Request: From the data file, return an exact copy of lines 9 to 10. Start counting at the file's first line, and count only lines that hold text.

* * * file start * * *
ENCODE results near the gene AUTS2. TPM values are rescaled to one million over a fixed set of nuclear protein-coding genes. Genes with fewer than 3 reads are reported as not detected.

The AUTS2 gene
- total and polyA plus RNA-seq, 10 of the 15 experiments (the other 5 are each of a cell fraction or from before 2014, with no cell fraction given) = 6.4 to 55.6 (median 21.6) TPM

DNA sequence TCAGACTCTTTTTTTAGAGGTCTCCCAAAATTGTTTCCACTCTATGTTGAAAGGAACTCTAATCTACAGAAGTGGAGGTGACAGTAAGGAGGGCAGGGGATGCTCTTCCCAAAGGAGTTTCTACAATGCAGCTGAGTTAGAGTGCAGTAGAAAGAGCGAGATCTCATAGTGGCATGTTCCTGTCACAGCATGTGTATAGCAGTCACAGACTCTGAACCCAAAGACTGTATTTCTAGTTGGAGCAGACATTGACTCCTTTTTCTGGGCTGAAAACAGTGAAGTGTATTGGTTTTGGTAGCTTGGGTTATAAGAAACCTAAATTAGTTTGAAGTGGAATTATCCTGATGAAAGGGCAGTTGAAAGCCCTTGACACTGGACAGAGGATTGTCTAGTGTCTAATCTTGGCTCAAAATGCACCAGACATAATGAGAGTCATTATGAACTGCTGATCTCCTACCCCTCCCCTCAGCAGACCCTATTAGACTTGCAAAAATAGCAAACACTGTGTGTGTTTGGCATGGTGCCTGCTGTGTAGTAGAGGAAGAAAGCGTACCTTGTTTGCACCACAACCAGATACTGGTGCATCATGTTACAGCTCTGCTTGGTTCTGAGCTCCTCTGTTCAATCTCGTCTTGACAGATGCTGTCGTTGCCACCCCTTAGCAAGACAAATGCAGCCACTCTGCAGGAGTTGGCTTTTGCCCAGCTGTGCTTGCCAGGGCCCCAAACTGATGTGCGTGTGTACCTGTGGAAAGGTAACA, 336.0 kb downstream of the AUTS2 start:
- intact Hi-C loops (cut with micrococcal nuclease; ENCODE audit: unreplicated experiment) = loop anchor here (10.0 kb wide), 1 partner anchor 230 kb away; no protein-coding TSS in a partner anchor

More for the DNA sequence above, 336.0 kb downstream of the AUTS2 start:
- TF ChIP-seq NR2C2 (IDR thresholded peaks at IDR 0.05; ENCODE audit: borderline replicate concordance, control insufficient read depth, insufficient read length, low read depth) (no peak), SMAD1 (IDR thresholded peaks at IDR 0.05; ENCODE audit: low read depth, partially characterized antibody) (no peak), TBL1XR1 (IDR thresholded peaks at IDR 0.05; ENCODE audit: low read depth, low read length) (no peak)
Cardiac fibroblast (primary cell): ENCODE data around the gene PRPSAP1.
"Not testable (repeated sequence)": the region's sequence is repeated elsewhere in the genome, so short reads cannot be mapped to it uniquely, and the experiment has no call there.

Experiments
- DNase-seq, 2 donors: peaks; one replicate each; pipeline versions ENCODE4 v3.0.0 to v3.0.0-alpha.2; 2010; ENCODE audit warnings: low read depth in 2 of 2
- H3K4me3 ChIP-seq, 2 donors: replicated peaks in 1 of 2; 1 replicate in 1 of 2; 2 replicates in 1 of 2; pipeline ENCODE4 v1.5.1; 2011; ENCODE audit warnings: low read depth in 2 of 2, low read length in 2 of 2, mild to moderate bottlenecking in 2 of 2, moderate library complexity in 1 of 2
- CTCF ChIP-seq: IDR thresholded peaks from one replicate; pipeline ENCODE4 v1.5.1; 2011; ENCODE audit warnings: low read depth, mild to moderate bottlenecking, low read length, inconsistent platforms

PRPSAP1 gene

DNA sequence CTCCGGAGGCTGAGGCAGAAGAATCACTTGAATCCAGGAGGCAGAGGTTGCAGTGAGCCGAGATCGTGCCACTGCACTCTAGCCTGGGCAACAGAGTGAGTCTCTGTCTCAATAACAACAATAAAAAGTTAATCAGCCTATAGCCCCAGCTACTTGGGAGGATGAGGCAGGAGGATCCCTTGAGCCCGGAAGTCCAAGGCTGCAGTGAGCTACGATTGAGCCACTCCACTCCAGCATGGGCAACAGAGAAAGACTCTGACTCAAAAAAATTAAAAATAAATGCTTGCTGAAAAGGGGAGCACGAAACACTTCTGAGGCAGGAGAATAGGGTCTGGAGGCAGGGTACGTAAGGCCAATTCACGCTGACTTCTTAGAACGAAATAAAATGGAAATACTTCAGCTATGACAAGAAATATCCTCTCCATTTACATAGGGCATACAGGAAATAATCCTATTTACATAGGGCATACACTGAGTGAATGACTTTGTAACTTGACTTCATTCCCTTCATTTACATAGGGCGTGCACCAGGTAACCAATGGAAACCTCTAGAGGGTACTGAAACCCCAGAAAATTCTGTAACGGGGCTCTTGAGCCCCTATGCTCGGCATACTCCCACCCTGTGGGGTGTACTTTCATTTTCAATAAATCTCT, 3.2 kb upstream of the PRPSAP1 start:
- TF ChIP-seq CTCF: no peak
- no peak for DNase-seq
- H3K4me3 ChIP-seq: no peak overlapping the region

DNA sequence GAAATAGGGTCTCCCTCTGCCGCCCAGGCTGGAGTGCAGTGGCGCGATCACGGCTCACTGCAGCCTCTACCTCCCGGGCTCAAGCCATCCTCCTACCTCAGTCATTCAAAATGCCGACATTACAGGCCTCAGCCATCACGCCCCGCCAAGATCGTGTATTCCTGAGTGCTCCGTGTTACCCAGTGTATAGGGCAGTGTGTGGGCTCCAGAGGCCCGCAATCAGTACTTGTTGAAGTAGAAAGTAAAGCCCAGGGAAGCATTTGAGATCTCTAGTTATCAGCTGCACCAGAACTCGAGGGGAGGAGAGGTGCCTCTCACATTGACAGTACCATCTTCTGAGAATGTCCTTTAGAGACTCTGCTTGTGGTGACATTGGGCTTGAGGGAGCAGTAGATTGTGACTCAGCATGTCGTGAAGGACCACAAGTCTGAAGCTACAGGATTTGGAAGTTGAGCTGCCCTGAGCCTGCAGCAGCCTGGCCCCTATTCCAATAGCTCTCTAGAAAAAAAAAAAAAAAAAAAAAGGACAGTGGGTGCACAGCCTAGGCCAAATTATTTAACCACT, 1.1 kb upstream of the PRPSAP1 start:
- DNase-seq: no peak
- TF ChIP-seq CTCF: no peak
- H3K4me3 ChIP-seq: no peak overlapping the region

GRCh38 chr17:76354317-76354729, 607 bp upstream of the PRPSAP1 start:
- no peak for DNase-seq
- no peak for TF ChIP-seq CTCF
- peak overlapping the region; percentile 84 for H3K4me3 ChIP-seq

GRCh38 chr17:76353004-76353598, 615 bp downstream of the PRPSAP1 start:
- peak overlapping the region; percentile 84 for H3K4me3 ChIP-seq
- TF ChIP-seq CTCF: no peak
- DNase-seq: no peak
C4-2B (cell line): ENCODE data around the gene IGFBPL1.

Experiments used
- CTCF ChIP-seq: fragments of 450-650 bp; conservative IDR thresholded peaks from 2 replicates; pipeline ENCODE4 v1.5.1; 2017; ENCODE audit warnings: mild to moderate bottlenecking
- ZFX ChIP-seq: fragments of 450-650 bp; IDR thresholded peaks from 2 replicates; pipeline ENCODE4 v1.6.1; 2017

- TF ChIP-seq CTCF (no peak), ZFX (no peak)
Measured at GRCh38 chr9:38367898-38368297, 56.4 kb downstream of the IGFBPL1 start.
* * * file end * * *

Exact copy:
"Not testable (repeated sequence)": the region's sequence is repeated elsewhere in the genome, so short reads cannot be mapped to it uniquely, and the experiment has no call there.

Experiments